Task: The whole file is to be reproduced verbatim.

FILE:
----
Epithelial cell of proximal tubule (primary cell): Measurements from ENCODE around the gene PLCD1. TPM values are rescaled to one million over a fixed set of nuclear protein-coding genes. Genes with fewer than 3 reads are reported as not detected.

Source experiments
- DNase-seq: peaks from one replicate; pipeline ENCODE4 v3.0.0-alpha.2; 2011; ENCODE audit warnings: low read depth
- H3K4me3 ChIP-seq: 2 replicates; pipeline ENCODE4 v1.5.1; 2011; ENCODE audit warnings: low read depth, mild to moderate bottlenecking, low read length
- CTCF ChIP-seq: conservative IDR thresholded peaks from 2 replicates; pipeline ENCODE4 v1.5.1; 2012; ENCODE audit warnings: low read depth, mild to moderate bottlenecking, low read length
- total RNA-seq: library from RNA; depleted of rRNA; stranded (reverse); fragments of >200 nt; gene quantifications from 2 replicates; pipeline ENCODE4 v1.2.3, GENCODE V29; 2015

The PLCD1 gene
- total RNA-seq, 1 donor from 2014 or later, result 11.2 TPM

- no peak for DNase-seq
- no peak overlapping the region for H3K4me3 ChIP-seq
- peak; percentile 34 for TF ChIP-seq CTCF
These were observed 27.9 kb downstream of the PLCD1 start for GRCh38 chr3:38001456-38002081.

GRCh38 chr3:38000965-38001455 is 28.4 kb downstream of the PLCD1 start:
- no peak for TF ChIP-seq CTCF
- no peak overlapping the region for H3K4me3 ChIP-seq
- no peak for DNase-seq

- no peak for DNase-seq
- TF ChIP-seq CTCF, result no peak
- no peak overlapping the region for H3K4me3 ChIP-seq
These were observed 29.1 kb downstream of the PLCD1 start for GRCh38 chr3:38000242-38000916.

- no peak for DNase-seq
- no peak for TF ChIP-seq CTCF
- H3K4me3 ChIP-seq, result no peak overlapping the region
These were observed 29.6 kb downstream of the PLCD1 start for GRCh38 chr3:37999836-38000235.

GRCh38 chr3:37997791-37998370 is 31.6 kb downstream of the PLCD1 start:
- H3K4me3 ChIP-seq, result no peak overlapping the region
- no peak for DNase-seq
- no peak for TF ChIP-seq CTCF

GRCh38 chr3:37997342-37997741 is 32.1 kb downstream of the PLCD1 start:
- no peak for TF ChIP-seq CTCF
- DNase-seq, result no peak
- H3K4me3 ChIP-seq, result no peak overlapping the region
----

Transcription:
Epithelial cell of proximal tubule (primary cell): Measurements from ENCODE around the gene PLCD1. TPM values are rescaled to one million over a fixed set of nuclear protein-coding genes. Genes with fewer than 3 reads are reported as not detected.

Source experiments
- DNase-seq: peaks from one replicate; pipeline ENCODE4 v3.0.0-alpha.2; 2011; ENCODE audit warnings: low read depth
- H3K4me3 ChIP-seq: 2 replicates; pipeline ENCODE4 v1.5.1; 2011; ENCODE audit warnings: low read depth, mild to moderate bottlenecking, low read length
- CTCF ChIP-seq: conservative IDR thresholded peaks from 2 replicates; pipeline ENCODE4 v1.5.1; 2012; ENCODE audit warnings: low read depth, mild to moderate bottlenecking, low read length
- total RNA-seq: library from RNA; depleted of rRNA; stranded (reverse); fragments of >200 nt; gene quantifications from 2 replicates; pipeline ENCODE4 v1.2.3, GENCODE V29; 2015

The PLCD1 gene
- total RNA-seq, 1 donor from 2014 or later, result 11.2 TPM

- no peak for DNase-seq
- no peak overlapping the region for H3K4me3 ChIP-seq
- peak; percentile 34 for TF ChIP-seq CTCF
These were observed 27.9 kb downstream of the PLCD1 start for GRCh38 chr3:38001456-38002081.

GRCh38 chr3:38000965-38001455 is 28.4 kb downstream of the PLCD1 start:
- no peak for TF ChIP-seq CTCF
- no peak overlapping the region for H3K4me3 ChIP-seq
- no peak for DNase-seq

- no peak for DNase-seq
- TF ChIP-seq CTCF, result no peak
- no peak overlapping the region for H3K4me3 ChIP-seq
These were observed 29.1 kb downstream of the PLCD1 start for GRCh38 chr3:38000242-38000916.

- no peak for DNase-seq
- no peak for TF ChIP-seq CTCF
- H3K4me3 ChIP-seq, result no peak overlapping the region
These were observed 29.6 kb downstream of the PLCD1 start for GRCh38 chr3:37999836-38000235.

GRCh38 chr3:37997791-37998370 is 31.6 kb downstream of the PLCD1 start:
- H3K4me3 ChIP-seq, result no peak overlapping the region
- no peak for DNase-seq
- no peak for TF ChIP-seq CTCF

GRCh38 chr3:37997342-37997741 is 32.1 kb downstream of the PLCD1 start:
- no peak for TF ChIP-seq CTCF
- DNase-seq, result no peak
- H3K4me3 ChIP-seq, result no peak overlapping the region